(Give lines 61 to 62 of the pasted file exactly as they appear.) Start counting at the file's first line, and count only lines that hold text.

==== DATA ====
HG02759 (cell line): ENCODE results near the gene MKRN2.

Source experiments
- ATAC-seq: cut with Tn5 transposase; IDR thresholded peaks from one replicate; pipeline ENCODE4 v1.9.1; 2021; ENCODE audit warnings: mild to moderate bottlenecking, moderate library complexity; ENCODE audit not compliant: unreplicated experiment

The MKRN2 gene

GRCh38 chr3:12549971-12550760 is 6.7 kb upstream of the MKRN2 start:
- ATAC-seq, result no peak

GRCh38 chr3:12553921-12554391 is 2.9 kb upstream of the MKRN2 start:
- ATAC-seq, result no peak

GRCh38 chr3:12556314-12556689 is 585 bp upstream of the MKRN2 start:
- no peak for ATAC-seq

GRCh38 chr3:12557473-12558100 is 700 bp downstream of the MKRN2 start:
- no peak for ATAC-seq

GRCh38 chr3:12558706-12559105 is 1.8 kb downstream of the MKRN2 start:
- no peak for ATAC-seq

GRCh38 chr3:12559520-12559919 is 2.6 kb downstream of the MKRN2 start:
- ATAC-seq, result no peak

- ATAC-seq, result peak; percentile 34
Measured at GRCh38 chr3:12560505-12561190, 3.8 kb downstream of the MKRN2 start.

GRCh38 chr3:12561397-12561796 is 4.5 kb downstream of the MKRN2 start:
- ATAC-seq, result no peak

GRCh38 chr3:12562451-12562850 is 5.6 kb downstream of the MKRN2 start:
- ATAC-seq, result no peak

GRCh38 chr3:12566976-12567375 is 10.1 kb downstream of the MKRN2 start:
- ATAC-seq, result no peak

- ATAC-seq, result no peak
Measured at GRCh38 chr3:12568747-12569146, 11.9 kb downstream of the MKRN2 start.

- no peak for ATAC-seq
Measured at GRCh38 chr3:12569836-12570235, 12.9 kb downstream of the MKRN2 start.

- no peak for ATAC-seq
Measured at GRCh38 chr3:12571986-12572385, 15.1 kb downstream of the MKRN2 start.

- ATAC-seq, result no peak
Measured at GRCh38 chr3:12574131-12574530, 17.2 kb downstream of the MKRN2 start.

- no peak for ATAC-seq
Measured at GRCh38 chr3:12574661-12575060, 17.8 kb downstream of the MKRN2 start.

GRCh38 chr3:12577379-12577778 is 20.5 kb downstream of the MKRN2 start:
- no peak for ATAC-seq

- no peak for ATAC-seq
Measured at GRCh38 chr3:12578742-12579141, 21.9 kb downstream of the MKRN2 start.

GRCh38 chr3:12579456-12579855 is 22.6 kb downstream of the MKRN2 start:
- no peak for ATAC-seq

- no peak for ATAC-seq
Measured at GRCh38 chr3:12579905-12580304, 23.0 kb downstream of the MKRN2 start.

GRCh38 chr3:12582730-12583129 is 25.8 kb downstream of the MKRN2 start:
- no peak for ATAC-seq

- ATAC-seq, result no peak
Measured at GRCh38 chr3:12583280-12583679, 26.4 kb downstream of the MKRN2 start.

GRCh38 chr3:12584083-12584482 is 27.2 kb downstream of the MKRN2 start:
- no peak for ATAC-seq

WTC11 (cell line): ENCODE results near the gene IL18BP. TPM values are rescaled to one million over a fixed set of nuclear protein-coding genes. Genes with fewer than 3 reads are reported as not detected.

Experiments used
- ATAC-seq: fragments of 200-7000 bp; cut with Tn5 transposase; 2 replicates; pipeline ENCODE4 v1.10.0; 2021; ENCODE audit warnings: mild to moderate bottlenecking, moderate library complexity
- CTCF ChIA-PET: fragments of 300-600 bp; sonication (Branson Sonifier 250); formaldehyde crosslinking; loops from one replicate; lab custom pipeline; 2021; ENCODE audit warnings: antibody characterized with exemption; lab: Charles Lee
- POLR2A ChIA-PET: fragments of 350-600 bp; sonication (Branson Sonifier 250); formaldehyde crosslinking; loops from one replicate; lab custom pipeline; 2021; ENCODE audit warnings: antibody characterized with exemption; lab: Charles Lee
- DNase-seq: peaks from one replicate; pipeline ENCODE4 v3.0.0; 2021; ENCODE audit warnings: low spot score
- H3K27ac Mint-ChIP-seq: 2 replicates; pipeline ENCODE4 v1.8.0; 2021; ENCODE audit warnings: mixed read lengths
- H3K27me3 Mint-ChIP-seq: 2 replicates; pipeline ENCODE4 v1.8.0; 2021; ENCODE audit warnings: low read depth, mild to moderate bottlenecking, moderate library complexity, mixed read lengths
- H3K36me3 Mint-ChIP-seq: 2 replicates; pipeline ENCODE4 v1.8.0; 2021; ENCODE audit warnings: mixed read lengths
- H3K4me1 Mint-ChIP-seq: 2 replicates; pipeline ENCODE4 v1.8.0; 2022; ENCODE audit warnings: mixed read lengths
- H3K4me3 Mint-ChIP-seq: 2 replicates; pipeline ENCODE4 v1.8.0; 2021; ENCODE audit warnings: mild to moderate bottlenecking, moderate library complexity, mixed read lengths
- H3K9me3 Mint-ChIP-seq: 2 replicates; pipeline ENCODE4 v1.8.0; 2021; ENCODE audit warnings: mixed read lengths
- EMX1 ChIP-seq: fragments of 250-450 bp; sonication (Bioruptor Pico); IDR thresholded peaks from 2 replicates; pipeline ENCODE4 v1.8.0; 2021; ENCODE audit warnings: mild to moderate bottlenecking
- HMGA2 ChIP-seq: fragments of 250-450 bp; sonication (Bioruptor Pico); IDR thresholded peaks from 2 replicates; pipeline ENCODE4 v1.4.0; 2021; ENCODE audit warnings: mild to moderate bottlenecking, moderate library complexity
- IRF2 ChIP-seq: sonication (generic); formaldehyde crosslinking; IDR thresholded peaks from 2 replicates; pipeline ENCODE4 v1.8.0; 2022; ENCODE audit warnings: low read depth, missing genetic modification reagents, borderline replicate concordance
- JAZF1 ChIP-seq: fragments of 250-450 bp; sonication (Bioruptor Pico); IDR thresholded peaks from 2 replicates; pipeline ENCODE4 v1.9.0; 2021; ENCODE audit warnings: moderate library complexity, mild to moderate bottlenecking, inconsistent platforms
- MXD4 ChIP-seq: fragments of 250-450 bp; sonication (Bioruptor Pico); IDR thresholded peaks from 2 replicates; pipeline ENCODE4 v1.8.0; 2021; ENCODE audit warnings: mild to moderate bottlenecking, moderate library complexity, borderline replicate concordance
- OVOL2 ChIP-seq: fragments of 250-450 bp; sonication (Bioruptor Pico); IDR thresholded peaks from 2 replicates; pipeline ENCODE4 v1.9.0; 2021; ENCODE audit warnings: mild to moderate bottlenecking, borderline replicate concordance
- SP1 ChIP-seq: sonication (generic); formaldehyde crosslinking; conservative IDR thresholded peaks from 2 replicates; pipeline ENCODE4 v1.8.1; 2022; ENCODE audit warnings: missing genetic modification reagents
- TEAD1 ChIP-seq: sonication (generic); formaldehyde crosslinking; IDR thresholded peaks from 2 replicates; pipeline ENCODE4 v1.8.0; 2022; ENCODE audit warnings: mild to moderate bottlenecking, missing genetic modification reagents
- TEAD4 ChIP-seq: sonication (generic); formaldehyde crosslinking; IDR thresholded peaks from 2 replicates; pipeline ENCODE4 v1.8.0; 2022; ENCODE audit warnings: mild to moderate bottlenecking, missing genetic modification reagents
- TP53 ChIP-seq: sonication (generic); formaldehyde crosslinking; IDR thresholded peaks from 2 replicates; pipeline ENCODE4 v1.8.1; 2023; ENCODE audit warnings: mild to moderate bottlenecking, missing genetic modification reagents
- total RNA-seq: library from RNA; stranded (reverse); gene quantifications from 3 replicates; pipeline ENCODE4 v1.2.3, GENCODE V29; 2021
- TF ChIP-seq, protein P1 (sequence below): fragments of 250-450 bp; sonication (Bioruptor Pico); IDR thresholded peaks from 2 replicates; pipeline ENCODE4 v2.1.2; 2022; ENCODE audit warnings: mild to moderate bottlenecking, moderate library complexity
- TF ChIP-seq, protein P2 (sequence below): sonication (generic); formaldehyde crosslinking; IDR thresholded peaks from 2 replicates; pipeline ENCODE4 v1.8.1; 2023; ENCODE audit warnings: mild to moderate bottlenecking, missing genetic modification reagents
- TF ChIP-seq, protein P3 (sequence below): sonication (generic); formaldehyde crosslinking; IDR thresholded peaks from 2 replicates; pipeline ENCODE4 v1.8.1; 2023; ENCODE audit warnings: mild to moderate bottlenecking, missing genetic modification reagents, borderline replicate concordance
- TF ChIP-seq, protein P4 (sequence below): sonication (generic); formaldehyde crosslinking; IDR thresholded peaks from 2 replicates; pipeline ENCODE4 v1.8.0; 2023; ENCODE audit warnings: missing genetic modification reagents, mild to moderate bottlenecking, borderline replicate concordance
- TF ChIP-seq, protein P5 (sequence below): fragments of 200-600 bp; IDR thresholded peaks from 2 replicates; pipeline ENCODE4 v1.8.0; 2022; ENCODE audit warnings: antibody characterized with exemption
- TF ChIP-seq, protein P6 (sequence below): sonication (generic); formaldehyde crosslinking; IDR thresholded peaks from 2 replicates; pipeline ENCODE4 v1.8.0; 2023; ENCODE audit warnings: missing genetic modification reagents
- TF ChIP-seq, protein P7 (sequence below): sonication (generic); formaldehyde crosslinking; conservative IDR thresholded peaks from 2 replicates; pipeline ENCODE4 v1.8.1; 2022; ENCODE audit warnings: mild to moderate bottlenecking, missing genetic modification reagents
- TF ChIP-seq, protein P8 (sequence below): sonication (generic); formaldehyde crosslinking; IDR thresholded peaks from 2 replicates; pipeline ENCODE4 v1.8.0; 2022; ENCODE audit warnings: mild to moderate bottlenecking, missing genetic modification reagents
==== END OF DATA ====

- EMX1 ChIP-seq: fragments of 250-450 bp; sonication (Bioruptor Pico); IDR thresholded peaks from 2 replicates; pipeline ENCODE4 v1.8.0; 2021; ENCODE audit warnings: mild to moderate bottlenecking
- HMGA2 ChIP-seq: fragments of 250-450 bp; sonication (Bioruptor Pico); IDR thresholded peaks from 2 replicates; pipeline ENCODE4 v1.4.0; 2021; ENCODE audit warnings: mild to moderate bottlenecking, moderate library complexity